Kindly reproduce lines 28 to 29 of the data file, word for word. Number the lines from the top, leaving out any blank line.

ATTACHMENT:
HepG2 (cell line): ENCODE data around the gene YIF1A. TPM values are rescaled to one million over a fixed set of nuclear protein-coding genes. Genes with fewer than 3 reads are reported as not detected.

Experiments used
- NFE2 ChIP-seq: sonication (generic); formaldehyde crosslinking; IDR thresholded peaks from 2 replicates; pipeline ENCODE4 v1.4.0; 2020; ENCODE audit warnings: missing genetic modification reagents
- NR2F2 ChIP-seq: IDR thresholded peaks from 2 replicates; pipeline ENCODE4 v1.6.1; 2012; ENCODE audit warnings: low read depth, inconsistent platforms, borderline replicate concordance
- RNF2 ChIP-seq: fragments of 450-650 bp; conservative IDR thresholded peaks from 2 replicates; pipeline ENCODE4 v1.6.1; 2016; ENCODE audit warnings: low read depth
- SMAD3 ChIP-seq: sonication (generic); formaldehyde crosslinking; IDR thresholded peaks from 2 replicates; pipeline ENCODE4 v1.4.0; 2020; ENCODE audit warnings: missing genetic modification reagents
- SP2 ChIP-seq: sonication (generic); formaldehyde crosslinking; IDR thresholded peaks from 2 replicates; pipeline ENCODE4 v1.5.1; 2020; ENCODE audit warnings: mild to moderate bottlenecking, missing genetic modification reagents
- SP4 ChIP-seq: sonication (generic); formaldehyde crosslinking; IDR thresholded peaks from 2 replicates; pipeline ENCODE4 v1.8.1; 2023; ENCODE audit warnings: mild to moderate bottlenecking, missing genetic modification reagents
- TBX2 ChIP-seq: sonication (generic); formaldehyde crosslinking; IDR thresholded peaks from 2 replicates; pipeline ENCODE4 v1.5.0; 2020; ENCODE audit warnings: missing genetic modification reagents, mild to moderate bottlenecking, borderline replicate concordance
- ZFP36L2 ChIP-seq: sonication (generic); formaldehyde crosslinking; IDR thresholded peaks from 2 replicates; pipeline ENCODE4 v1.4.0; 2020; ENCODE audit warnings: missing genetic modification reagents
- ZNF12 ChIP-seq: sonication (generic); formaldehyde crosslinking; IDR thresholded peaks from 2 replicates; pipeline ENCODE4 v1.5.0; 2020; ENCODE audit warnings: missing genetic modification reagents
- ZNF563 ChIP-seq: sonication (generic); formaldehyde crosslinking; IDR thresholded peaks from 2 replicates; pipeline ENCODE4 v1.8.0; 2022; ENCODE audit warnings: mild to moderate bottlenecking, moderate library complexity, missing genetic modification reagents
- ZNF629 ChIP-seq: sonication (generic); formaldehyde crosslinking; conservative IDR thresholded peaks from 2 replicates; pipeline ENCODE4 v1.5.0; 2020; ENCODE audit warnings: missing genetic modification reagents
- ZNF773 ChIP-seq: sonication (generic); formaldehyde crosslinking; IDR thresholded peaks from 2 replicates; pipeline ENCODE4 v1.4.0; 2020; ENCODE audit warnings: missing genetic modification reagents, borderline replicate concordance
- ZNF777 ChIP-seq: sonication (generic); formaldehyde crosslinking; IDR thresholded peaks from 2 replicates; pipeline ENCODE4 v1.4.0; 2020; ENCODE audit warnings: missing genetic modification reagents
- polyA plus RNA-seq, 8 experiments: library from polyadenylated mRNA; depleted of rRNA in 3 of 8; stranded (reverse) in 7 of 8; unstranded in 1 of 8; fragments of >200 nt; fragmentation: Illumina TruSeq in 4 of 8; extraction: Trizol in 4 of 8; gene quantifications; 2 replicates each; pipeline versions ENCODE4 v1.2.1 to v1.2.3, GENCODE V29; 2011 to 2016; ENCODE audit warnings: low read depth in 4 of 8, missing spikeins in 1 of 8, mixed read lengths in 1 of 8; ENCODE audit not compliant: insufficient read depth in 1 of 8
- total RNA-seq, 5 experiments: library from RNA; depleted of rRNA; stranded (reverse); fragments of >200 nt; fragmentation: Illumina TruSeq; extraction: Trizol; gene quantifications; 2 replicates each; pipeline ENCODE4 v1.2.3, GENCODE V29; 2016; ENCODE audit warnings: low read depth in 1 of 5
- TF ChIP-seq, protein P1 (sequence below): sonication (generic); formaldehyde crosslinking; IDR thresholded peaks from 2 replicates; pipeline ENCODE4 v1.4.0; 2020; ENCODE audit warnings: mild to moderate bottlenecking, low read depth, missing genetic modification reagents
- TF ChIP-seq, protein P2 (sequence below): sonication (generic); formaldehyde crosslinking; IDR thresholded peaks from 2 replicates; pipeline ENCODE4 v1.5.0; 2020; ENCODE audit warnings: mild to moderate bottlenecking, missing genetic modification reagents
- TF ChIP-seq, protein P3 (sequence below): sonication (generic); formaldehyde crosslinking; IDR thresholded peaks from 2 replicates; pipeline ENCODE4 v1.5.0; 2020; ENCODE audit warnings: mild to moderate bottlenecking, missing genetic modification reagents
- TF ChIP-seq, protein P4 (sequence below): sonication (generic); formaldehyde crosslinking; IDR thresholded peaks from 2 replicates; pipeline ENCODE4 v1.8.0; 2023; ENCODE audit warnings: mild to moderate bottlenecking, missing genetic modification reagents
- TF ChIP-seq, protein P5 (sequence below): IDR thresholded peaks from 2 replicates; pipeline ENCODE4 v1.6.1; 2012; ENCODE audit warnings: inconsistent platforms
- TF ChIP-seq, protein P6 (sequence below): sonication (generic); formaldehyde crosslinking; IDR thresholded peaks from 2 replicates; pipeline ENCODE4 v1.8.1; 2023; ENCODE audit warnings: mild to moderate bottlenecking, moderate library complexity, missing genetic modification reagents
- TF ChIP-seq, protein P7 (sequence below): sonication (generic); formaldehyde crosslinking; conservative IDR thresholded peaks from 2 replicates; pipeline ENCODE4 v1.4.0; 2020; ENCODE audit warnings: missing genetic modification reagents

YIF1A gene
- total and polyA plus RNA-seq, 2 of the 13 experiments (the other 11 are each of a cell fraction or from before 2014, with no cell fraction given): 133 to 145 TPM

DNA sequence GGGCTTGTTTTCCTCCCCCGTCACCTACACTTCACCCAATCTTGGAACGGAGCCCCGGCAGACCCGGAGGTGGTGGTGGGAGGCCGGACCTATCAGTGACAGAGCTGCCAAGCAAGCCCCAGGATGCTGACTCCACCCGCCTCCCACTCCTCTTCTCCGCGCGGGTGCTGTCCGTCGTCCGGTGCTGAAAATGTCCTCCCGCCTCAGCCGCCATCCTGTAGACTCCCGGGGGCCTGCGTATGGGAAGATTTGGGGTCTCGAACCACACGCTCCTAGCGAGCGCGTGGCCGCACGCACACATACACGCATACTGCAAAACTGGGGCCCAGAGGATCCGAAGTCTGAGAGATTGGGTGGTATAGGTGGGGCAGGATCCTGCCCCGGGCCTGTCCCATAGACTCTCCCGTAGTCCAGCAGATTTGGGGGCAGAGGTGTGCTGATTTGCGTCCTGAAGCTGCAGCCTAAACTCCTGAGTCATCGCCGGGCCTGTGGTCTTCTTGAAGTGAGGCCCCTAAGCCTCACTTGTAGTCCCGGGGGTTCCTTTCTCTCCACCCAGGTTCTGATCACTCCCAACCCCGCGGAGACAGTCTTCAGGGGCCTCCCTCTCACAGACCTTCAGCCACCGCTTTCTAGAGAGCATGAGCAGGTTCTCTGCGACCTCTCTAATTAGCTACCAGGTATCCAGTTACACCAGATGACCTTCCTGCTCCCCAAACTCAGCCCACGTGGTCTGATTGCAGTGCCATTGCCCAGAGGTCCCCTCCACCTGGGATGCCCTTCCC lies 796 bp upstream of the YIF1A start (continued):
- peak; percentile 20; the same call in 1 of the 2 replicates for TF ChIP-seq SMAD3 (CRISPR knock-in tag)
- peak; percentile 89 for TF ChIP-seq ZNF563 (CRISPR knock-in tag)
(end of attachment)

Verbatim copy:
- peak; percentile 20; the same call in 1 of the 2 replicates for TF ChIP-seq SMAD3 (CRISPR knock-in tag)
- peak; percentile 89 for TF ChIP-seq ZNF563 (CRISPR knock-in tag)